“Knowledge Transfer continues to grow in Ireland. The latest figures around collaborative research – just one aspect of knowledge transfer – are testament to that. We have also seen encouraging growth in the transfer of intellectual property to companies through licensing agreements.” Director of Knowledge Transfer Ireland, Dr Alison Campbell said at the conference, “We now have 34 globally accredited Registered Technology Transfer Professionals (RTTP) in our universities and Institutes of Technology – the highest number of RTTP per capita in the world. Today is about bringing together the knowledge transfer community and industry experts from around the country to highlight the simplest routes to access researcher knowledge and share best practice.”
Posted in Innovation, IT Research, News
Posted on 28 October 2014.
Companies are turning to Irish research organisations to tap their knowledge for commercial endeavours at a rate 15pc higher in 2013 over the previous year.
The report undertaken by Knowledge Transfer Ireland (KTI) showed that the increase in the number of external clients that engaged with research performing organisations in 2013 saw a total of 1,598 engagement agreements.
Last year alone, 37 spin-out companies were created based on intellectual property and knowledge from Irish research performing organisations while during the same period, the number of IP-based transactions between research organisations and industry, including licences, options and assignments, increased by 48pc to 139 last year.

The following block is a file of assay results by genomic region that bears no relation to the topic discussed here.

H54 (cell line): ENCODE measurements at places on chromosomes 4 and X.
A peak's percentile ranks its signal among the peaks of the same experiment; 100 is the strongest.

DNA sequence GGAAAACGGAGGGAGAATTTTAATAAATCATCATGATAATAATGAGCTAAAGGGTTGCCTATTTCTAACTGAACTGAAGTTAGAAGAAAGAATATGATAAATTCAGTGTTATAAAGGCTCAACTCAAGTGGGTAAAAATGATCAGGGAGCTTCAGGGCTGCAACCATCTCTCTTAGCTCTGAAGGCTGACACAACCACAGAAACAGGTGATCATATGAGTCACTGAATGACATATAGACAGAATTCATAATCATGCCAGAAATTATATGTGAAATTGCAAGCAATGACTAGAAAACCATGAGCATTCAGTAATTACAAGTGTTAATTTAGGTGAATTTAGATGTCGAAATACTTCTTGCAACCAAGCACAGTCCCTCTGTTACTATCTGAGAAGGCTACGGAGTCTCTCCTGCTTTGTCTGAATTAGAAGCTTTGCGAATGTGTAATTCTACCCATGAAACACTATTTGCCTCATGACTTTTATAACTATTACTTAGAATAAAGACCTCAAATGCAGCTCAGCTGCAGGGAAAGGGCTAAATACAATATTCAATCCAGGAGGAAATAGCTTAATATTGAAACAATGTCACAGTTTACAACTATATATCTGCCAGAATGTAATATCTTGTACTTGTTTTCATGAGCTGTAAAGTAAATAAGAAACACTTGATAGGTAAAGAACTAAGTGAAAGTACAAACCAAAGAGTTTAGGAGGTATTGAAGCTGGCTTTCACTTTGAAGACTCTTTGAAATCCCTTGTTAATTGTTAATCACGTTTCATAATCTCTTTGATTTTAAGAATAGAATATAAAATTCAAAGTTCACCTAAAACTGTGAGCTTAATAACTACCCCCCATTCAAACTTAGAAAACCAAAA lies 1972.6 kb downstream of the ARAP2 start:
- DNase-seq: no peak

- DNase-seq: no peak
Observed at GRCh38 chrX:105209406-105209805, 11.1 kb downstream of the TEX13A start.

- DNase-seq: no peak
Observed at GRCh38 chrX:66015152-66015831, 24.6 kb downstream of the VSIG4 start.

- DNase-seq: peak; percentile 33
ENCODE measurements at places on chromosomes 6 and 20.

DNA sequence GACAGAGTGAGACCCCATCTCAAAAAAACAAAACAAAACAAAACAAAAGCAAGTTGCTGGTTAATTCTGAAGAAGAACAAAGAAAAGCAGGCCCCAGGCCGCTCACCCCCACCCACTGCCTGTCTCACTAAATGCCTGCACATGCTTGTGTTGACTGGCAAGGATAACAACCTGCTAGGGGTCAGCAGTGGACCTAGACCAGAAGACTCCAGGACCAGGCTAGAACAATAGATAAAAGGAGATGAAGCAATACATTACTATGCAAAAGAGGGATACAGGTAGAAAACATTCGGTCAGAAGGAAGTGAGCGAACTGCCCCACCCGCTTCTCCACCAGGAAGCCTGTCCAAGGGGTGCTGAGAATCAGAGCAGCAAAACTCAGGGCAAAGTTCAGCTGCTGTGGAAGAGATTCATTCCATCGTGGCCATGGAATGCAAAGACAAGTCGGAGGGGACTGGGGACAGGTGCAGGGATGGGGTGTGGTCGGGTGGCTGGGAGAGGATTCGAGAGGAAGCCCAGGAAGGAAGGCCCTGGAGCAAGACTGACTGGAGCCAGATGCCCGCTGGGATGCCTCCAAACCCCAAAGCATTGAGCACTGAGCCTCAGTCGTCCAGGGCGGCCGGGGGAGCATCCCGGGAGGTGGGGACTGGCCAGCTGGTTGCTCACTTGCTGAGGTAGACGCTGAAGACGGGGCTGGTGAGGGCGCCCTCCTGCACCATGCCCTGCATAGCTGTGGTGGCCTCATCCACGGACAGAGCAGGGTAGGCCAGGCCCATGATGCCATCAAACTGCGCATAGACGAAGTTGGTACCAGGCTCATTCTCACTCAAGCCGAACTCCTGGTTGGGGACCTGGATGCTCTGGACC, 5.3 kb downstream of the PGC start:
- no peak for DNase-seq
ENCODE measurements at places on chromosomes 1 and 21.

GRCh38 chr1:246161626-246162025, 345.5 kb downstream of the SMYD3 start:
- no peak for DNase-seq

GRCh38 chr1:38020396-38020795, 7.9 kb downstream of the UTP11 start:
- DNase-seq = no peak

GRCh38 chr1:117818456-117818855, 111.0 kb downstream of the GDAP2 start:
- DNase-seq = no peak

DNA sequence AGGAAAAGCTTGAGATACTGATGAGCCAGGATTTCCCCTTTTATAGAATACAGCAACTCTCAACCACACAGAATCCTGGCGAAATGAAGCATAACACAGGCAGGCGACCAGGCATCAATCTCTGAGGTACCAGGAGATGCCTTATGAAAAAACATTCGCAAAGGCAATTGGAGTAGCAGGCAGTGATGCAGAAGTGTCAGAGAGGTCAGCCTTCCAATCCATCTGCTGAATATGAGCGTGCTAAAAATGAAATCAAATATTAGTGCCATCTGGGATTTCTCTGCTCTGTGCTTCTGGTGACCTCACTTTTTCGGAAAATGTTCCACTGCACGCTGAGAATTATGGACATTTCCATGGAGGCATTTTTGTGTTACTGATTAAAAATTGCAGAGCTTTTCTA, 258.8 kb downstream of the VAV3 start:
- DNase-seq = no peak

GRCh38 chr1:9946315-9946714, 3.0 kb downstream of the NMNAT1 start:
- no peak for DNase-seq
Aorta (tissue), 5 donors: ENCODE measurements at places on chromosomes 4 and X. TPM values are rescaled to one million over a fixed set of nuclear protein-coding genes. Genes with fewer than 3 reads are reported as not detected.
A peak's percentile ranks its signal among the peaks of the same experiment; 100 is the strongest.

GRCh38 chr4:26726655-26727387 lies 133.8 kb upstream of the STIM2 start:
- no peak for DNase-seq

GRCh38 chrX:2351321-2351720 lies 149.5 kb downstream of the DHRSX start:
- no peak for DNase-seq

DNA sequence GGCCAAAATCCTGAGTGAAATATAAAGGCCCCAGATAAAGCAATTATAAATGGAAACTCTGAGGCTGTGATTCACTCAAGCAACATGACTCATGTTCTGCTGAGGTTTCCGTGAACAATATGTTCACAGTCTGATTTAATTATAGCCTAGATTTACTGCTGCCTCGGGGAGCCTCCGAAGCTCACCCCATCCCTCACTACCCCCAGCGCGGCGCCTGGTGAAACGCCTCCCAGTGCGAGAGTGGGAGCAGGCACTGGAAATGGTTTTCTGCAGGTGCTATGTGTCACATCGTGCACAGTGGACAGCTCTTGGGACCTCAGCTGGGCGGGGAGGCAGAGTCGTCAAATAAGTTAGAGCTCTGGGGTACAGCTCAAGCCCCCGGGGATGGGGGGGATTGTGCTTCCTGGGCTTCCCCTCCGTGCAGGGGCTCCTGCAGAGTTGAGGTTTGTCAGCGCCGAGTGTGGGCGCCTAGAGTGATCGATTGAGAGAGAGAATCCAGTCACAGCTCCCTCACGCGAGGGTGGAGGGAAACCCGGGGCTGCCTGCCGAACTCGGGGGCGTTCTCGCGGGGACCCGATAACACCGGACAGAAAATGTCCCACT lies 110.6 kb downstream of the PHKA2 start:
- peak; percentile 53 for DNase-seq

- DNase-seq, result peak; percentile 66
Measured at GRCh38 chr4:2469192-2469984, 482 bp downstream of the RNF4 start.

This is the first report issued by KTI which was established last May in a partnership between Enterprise Ireland and the Irish Universities Association that also saw the creation of a web portal providing companies with access to resources from State-funded research, particularly intellectual property, facilities and equipment.
Speaking of the report, the Minister for Skills, Research and Innovation Damien English, TD, said: “I am pleased to note the increase in commercially valuable knowledge being transferred from the research system into Irish industry.
“KTI is playing an important part (in the economy’s recovery) by helping to make it easier for companies to access the knowledge, expertise and IP available within our research-performing organisations so that they may use research and innovation to drive competitive advantage and sustainable job creation.”
Posted in Innovation, IT Research, Medical Research, News, R&D Investment, R&D News, University Investment